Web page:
Breaking these blockbuster stories has also encouraged competition. In a news economy where the investigation of a porn star’s backdoor agreement with a tabloid leads to the implication of the president of the United States in a criminal conspiracy, the realms of national affairs and gossip have grown increasingly intertwined, and the standards for legal review increasingly stringent. “I’ve noticed that a lot of these stories have been grabbed by the news sections more and more,” a source with knowledge of New York daily papers told me. “The gossip page has sort of crossed over in a way that it didn’t before. So part of it has been that it’s, like, you always want your celebrity gossip story to stand out more, so you almost end up working harder on it because of that.” The gossip blogs have been eager to point out this crossover. When The New York Times ran an anonymous op-ed from a senior member of the Trump administration in September, Lui was quick to highlight a familiar reporting technique. “Gossips, it’s a BLIND ITEM!” she wrote on her site. “Blind items out of Washington, obviously, are not new. But a blind item getting this much international play, with people analysing vocabulary use, and the turn of a certain phrase, breaking down every sentence for clues — this is what we’ve been doing in celebrity gossip for years. And now news journalists are trying to do the same.”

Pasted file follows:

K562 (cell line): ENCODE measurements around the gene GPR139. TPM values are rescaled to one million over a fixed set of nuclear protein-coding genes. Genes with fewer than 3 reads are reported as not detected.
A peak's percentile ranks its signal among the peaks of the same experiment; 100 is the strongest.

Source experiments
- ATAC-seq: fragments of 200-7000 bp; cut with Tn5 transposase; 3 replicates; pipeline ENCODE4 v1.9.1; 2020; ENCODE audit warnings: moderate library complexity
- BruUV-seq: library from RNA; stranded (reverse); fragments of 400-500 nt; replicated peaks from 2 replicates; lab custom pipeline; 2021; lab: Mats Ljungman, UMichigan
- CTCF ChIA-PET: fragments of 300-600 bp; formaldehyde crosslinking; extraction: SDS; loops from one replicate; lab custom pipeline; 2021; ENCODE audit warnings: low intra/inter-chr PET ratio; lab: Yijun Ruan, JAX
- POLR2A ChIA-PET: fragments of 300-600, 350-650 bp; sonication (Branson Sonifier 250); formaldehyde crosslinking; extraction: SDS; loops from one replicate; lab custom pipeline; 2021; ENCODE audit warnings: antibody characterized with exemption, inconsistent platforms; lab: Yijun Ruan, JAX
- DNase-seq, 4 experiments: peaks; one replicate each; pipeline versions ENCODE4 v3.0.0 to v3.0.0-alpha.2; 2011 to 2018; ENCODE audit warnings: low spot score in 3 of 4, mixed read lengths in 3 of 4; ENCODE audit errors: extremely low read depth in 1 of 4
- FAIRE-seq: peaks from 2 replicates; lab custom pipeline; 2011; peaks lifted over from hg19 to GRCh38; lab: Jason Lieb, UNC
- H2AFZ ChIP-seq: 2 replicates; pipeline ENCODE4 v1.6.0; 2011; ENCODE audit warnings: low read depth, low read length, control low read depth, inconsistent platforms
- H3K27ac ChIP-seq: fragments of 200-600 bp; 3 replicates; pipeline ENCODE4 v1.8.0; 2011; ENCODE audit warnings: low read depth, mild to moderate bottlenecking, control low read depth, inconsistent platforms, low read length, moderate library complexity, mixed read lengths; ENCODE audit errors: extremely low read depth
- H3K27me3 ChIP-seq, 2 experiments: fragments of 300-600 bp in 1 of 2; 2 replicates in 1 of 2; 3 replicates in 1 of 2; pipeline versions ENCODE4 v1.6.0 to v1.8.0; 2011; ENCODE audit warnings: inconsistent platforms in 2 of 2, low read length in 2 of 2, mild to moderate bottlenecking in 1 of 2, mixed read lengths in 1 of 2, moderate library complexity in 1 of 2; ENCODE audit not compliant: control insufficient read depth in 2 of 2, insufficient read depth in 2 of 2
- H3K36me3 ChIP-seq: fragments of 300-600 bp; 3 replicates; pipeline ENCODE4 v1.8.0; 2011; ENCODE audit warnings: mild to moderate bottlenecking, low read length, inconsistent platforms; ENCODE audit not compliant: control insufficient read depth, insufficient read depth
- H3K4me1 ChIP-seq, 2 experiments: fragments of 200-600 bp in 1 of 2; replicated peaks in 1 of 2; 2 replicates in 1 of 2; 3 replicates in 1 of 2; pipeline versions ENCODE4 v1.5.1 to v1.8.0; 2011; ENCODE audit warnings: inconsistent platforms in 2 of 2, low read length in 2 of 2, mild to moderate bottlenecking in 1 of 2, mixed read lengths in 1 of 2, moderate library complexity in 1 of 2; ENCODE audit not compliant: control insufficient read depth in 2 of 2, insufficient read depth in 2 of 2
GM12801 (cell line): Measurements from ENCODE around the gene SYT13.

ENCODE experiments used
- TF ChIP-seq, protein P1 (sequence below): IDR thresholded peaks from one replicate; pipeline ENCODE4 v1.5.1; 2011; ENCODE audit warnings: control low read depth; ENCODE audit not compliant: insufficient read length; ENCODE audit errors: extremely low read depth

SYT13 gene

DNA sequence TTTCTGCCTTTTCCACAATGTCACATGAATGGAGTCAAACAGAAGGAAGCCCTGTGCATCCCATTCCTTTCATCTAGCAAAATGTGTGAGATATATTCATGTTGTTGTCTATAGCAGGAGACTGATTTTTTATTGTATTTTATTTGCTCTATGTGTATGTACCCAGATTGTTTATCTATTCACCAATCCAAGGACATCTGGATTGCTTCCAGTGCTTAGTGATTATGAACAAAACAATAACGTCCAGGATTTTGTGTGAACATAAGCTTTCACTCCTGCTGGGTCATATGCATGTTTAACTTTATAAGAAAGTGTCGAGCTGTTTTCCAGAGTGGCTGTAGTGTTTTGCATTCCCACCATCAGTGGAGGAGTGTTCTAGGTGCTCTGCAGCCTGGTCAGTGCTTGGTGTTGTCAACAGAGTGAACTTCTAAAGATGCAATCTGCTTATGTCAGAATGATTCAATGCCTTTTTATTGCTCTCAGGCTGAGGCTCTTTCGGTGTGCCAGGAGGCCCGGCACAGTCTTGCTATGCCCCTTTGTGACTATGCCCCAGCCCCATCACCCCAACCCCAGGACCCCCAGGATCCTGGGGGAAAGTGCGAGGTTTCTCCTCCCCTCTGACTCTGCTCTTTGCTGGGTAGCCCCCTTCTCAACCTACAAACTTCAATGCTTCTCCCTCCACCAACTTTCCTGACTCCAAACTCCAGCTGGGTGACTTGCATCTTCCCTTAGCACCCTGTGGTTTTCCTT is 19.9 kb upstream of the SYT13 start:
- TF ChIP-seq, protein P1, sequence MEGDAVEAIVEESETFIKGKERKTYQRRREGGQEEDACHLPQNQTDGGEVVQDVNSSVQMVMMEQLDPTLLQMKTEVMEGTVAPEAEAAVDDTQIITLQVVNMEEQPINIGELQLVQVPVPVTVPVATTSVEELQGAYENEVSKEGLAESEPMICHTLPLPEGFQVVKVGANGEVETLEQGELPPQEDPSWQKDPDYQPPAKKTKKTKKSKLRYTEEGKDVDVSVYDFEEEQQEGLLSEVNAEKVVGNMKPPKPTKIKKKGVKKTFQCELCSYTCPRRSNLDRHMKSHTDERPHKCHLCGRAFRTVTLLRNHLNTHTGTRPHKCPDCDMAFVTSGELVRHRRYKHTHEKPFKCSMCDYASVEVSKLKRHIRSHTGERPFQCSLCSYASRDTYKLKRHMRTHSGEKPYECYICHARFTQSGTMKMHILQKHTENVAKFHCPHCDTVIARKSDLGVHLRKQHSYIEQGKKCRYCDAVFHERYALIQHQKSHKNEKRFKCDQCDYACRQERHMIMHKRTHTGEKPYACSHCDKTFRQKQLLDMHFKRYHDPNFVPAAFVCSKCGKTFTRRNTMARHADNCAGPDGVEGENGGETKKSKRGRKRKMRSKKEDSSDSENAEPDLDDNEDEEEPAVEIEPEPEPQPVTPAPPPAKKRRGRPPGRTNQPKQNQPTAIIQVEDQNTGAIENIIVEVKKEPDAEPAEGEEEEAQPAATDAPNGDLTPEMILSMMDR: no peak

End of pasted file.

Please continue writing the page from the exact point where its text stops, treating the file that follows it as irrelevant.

The heightened pursuit and publishing of sensitive information has also begun testing the limits of legal recourse, which has often kept tabloids in check. Survivors can post their own accounts on sites like Twitter, Facebook, and Instagram, making descriptions of misconduct harder to contain. (Such was the case when, the same night that James Franco wore a “Time’s Up” button to the Golden Globes, actress and former costar Ally Sheedy insinuated in a tweet that doing so was hypocritical. A Los Angeles Times investigation in which five women described sexual misconduct by the actor soon followed. Franco did not respond to a request for comment.) And because the Communications Decency Act dictates that internet service providers cannot be sued over something that’s posted by a third party, there are fewer legal avenues for prominent figures to quiet gossip. “People can make basically unsubstantiated allegations and it’d be printed,” said Neville Johnson, a Los Angeles–based entertainment media lawyer. “I think that there’s a feeling on the part of the media that they believe it’s truthful, and there’s a diminished willingness on the people who are the objects of the claims to do anything about it. So that kind of writing and boldness is new, I would say, overall.”